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Q. What is a quasar? — Mel A.
A. The word quasar is short for quasi-stellar object (QSO).
A quasar is a small, but enormously bright, object emitting massive amounts of energy from the far distant edge of our Universe.
Because these star-like objects have an extremely large red-shift, astronomers say they are the most distant objects across the Universe.
In an optical telescope, they look like points of light, similar to stars. Quasars emit large amounts of ultraviolet radiation. Some also send out large amounts of X-ray and radio-frequency energy. Some are radio-quiet.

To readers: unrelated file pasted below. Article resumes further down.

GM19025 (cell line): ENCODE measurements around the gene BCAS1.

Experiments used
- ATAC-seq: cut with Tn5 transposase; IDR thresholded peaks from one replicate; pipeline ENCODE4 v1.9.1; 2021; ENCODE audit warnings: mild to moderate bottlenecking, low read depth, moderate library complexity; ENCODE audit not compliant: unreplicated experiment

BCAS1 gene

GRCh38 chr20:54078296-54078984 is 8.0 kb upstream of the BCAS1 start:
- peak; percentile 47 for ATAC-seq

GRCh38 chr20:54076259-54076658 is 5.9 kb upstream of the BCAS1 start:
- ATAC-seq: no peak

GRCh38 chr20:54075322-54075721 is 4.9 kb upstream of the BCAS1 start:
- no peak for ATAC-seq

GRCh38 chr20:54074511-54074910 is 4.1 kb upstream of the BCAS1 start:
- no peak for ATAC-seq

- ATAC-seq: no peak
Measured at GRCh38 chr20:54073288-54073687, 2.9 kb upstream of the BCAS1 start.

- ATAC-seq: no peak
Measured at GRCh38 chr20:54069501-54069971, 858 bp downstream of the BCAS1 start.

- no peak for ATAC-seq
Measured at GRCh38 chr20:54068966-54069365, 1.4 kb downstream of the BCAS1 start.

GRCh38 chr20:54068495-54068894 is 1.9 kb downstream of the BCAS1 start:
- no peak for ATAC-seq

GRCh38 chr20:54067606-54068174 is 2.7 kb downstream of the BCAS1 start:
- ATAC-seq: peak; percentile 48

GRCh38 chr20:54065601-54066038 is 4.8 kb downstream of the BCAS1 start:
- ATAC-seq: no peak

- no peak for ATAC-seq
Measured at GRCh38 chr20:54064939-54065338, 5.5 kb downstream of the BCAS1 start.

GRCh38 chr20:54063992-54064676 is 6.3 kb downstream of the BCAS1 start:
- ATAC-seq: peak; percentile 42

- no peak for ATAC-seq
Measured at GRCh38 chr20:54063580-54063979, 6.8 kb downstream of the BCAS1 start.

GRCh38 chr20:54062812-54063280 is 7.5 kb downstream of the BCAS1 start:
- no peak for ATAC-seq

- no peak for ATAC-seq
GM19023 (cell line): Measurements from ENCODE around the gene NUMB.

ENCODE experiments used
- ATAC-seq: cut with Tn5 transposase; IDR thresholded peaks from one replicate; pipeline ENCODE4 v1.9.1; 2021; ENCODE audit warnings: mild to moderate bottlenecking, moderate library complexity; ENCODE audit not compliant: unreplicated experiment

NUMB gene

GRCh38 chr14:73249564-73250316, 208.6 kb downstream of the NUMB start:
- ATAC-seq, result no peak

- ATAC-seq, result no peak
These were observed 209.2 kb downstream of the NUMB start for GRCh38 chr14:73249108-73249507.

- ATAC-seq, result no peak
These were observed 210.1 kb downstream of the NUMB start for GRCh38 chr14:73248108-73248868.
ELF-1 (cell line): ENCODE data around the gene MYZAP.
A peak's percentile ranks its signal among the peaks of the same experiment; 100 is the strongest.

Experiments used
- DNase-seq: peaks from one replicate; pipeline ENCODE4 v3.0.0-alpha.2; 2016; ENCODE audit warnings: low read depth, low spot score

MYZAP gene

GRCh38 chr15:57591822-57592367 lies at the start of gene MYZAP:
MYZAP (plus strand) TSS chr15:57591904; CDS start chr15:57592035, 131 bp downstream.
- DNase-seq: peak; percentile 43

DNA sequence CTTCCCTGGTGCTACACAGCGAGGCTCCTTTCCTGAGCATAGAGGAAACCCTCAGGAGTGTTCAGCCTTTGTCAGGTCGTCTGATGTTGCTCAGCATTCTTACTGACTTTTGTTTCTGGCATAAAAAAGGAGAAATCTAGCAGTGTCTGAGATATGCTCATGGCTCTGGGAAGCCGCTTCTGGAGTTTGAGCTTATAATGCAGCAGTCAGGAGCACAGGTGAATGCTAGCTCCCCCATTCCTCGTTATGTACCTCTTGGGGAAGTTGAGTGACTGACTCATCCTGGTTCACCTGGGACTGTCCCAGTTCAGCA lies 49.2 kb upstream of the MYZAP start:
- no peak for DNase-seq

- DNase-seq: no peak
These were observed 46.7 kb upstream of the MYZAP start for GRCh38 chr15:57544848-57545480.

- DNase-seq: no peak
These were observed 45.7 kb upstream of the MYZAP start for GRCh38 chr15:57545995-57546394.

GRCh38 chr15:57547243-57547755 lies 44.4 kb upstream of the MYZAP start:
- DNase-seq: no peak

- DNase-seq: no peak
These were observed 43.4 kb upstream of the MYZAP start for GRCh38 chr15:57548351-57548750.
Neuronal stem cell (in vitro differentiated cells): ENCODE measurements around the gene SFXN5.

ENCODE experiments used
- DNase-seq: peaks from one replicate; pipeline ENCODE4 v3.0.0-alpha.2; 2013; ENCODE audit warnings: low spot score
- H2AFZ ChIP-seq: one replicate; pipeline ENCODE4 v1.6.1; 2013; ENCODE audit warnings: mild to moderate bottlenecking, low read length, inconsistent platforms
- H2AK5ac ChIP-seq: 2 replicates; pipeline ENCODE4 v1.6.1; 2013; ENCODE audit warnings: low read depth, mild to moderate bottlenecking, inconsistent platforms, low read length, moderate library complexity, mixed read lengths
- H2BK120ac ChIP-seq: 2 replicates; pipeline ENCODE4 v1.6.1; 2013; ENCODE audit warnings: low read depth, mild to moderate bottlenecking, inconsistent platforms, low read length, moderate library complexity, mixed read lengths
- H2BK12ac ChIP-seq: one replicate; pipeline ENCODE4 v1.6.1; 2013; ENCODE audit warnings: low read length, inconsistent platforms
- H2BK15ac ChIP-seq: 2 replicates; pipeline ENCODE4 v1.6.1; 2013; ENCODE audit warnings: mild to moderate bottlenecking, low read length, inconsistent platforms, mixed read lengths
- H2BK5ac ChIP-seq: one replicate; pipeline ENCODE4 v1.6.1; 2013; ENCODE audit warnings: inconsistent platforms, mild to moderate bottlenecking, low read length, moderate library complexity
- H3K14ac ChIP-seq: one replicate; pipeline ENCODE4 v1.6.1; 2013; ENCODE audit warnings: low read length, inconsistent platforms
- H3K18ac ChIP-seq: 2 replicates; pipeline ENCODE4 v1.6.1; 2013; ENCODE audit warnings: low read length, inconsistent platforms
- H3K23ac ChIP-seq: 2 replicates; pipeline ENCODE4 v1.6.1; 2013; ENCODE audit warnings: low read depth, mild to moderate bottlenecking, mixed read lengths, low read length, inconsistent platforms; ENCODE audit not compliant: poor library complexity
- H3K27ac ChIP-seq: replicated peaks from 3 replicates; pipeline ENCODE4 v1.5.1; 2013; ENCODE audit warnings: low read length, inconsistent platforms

Quasars are objects at the cores of very energetic galaxies. Their luminosity is from 10 to 100,000 times that of our Milky Way galaxy. Astronomers think black holes are at the center of quasars.
Quasars have been known since 1963-1964 when they were detected first by Allan R. Sandage of California Institute of Technology and Dutch astronomer Maarten Schmidt. Several thousand quasars are known today.
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